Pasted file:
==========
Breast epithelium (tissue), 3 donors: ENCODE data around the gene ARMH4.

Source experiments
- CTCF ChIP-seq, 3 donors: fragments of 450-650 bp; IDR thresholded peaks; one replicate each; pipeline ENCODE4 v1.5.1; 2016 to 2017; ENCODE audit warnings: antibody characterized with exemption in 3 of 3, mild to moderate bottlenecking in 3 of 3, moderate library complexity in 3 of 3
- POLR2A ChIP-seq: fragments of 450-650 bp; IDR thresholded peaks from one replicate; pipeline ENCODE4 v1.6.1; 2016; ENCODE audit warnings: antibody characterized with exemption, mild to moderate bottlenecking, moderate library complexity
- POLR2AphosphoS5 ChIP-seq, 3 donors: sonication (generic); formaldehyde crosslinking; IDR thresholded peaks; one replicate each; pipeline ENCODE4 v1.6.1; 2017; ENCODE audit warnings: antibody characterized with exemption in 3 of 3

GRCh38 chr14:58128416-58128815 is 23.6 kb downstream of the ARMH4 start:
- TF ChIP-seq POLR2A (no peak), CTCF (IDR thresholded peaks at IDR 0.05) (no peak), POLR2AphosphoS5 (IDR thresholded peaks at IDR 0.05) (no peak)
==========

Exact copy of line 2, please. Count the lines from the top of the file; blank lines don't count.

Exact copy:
Source experiments